This week in book-related infographics: a look at “Memorable Animals from Literature” ranging from Moby Dick to Snowball to Jonathan Livingston Seagull. After all, lest we forget, “four legs good, two legs bad.”
"Joy and wonder. That’s at the heart of what I love about the natural world. If you’re receptive to it, it does something to human minds that nothing else can do." Electric Literature talks with Helen MacDonald about living with, and like, a goshawk. Pair with Madeleine Larue's Millions review of MacDonald's H is for Hawk.
TriQuarterly, the long-running trail-blazing literary journal more or less dreamed into existence by the late Charles Newman, is apparently no more, due to budget cuts at Northwestern University. Newman's foreword to his first issue as editor, reprinted at A Public Space, should be required reading for anyone thinking about the purpose and future of the little magazine and its role in the artistic ecology.
It turns out even a museum exhibit of Shakespeare’s works can make for a dramatic experience. At The Daily Beast, Helen Anders demonstrates that there's a little bit for everybody at the “Shakespeare in Print and Performance” exhibition at the University of Texas. We’ve brought you a bit on the Bard before.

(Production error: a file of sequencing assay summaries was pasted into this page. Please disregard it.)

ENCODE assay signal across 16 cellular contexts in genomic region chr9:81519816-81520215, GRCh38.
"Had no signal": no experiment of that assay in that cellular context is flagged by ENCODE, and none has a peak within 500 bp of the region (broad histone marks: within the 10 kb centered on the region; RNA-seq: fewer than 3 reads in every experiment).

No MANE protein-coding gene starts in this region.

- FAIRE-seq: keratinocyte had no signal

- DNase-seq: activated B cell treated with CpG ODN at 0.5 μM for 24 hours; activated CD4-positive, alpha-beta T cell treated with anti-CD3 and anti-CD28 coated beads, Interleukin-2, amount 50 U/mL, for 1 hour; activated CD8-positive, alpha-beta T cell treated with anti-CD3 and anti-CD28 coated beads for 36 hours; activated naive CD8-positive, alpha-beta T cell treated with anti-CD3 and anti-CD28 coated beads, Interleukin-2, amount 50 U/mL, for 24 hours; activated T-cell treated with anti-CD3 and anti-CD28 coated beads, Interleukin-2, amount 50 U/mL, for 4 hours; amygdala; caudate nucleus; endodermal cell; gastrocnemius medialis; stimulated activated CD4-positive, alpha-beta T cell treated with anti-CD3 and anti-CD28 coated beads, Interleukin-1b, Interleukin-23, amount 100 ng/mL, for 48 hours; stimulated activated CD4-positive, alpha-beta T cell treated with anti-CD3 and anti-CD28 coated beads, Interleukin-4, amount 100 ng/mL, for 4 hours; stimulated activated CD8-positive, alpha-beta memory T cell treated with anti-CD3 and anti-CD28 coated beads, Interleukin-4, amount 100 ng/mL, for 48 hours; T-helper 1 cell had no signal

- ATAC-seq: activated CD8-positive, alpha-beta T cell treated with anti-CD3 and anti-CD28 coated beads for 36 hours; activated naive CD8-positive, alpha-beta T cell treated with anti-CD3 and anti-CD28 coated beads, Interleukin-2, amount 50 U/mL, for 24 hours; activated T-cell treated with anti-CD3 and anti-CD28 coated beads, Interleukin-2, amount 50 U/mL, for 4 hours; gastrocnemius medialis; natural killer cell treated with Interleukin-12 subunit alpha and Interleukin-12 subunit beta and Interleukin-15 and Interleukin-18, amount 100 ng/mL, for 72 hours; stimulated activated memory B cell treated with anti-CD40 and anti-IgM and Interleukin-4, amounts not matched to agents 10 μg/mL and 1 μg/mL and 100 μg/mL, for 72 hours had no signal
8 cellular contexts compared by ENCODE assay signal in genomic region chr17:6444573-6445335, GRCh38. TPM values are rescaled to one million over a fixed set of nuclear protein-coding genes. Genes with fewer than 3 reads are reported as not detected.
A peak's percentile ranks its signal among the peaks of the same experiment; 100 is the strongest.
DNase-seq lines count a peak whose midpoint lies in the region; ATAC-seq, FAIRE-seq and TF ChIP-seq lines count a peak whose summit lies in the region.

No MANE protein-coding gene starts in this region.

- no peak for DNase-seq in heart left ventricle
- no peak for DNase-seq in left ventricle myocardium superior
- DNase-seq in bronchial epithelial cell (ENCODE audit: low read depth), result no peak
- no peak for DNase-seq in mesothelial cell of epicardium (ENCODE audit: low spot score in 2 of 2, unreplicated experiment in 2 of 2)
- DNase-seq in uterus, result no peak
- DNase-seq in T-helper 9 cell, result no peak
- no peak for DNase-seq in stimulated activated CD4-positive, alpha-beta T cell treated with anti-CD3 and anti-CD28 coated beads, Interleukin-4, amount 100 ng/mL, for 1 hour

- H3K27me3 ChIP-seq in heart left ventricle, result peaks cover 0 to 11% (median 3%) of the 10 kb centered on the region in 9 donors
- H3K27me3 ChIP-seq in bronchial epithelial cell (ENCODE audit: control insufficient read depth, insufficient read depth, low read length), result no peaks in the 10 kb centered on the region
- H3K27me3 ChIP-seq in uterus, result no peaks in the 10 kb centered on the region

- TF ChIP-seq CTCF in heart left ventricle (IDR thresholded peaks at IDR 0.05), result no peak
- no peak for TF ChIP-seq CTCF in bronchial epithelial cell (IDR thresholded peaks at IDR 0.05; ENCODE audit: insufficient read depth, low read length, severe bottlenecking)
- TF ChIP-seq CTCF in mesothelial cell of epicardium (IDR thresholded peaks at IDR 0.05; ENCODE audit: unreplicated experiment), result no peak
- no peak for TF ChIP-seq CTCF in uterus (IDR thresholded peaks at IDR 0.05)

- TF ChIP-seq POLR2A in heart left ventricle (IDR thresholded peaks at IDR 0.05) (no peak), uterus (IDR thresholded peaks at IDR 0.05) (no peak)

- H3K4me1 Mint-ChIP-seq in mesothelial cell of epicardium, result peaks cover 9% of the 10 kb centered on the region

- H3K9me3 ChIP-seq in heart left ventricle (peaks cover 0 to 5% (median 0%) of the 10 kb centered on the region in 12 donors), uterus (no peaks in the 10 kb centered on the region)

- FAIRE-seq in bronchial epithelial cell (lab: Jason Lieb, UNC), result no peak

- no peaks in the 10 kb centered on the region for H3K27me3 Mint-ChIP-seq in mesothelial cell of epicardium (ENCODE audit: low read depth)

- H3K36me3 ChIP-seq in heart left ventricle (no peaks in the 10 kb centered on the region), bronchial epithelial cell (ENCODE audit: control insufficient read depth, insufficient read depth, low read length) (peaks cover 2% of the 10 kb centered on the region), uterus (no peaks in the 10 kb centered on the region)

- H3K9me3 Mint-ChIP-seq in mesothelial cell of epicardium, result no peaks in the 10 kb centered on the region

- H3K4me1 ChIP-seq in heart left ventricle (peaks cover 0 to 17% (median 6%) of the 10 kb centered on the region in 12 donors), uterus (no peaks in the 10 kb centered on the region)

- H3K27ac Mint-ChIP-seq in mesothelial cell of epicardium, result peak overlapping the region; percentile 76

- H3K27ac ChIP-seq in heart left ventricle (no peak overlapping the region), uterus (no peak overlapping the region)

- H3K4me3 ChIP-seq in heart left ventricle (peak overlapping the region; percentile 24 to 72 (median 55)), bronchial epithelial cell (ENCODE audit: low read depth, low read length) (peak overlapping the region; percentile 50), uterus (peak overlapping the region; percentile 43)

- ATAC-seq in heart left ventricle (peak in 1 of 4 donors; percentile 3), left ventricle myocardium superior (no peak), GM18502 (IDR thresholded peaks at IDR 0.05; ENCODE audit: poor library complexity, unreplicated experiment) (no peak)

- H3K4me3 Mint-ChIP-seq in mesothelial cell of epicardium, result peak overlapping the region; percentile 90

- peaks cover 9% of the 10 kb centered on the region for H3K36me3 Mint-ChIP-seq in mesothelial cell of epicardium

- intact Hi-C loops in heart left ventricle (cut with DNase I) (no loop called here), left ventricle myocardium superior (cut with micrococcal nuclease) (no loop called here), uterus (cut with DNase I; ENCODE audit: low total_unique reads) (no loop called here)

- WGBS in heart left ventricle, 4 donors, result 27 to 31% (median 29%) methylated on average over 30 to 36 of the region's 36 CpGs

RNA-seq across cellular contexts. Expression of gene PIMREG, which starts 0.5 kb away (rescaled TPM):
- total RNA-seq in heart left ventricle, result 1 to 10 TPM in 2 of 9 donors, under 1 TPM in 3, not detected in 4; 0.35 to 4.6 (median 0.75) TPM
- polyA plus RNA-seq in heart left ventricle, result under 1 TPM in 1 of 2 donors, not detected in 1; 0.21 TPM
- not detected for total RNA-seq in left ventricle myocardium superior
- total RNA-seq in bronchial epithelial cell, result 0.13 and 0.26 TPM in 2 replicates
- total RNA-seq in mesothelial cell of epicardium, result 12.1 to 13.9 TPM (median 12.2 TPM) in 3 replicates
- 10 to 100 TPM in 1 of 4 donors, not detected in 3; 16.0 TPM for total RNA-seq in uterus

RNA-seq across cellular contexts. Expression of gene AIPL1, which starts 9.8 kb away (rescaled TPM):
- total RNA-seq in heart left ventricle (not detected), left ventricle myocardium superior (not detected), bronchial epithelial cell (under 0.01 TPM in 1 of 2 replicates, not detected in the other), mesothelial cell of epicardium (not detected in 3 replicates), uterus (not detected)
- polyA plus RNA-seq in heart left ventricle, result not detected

Writing for the Wall Street Journal, David Shapiro remarks on the current popularity of the marathon reading, or “a format of communal public performance that has more in common with the filibuster than the conventional literary reading.” Previously, Jeff Price wrote a piece on our site concerning the particular camaraderie that arises among participants and audience members during marathon readings. (As a bonus: I share a David Foster Wallace anecdote in the comments for that piece.)
Fans of Moby-Dick should read Nathaniel Philbrick's outstanding historical account In the Heart of the Sea. The book, which tracks the fate of The Essex, a New England whaling vessel sunk by a humongous sperm whale in the South Pacific, is vivid and harrowing. It's also, as it turns out, only one of the naval catastrophes to befall George Pollard, Jr., The Essex's captain: a second wreck of his was recently located off the coast of Hawaii.